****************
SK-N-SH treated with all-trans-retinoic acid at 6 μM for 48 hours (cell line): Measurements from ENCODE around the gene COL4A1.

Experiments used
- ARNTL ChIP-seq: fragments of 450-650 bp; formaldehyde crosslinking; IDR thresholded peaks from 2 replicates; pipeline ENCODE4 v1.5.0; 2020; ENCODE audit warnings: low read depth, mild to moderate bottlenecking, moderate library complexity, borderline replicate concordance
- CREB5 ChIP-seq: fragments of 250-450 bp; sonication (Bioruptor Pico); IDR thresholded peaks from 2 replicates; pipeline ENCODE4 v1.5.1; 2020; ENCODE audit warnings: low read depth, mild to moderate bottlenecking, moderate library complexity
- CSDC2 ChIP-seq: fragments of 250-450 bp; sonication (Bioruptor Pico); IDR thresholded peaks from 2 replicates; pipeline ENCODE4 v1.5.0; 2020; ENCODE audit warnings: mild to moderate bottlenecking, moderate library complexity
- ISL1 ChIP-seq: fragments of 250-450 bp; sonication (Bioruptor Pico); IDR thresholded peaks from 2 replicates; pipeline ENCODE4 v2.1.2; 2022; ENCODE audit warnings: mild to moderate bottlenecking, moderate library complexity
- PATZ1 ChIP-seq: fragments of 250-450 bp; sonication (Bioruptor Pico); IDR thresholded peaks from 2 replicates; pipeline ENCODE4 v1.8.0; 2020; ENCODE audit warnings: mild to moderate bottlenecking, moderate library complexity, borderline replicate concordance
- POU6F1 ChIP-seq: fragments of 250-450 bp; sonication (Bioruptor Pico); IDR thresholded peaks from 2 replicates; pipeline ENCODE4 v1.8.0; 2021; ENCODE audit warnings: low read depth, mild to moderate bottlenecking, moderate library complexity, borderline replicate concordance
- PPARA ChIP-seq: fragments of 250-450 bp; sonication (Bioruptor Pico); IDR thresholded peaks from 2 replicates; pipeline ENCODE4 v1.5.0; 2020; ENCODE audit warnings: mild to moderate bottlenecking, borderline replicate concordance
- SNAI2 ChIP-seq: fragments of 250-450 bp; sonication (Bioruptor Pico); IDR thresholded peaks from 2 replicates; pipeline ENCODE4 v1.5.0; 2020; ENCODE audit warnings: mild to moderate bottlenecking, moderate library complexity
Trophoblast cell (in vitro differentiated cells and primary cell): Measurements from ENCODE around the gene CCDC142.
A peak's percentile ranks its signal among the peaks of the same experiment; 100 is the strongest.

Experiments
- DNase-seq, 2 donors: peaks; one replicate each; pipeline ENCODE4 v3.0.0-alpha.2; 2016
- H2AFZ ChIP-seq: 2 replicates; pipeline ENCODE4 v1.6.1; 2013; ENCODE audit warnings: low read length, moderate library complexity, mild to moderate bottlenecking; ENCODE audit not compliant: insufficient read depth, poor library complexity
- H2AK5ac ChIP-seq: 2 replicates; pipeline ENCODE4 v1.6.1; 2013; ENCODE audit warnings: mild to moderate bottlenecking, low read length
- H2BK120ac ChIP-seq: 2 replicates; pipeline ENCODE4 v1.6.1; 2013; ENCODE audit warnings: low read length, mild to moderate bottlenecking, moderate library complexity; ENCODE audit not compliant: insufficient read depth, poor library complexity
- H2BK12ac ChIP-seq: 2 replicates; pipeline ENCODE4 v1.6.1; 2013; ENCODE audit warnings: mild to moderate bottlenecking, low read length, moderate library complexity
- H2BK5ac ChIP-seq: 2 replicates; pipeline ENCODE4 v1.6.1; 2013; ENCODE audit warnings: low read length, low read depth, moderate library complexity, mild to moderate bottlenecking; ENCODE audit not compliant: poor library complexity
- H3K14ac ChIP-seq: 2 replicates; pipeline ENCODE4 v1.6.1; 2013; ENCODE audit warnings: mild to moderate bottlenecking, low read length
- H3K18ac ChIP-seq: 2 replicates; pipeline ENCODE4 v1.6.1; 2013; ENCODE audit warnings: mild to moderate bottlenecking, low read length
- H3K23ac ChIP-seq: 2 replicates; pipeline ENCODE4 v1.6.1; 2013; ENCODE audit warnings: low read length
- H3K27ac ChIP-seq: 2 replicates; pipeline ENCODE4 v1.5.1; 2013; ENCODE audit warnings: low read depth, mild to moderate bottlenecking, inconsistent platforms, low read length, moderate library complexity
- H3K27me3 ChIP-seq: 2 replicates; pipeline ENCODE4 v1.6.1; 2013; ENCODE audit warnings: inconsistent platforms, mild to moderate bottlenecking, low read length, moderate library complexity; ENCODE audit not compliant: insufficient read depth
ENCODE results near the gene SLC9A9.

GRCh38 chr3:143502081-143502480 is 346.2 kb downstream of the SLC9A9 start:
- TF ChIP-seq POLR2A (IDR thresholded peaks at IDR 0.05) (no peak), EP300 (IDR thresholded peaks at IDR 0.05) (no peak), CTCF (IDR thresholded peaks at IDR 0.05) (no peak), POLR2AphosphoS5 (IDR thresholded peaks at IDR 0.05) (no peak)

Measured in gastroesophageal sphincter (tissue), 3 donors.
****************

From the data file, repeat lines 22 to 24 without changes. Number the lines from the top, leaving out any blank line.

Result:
- H3K23ac ChIP-seq: 2 replicates; pipeline ENCODE4 v1.6.1; 2013; ENCODE audit warnings: low read length
- H3K27ac ChIP-seq: 2 replicates; pipeline ENCODE4 v1.5.1; 2013; ENCODE audit warnings: low read depth, mild to moderate bottlenecking, inconsistent platforms, low read length, moderate library complexity
- H3K27me3 ChIP-seq: 2 replicates; pipeline ENCODE4 v1.6.1; 2013; ENCODE audit warnings: inconsistent platforms, mild to moderate bottlenecking, low read length, moderate library complexity; ENCODE audit not compliant: insufficient read depth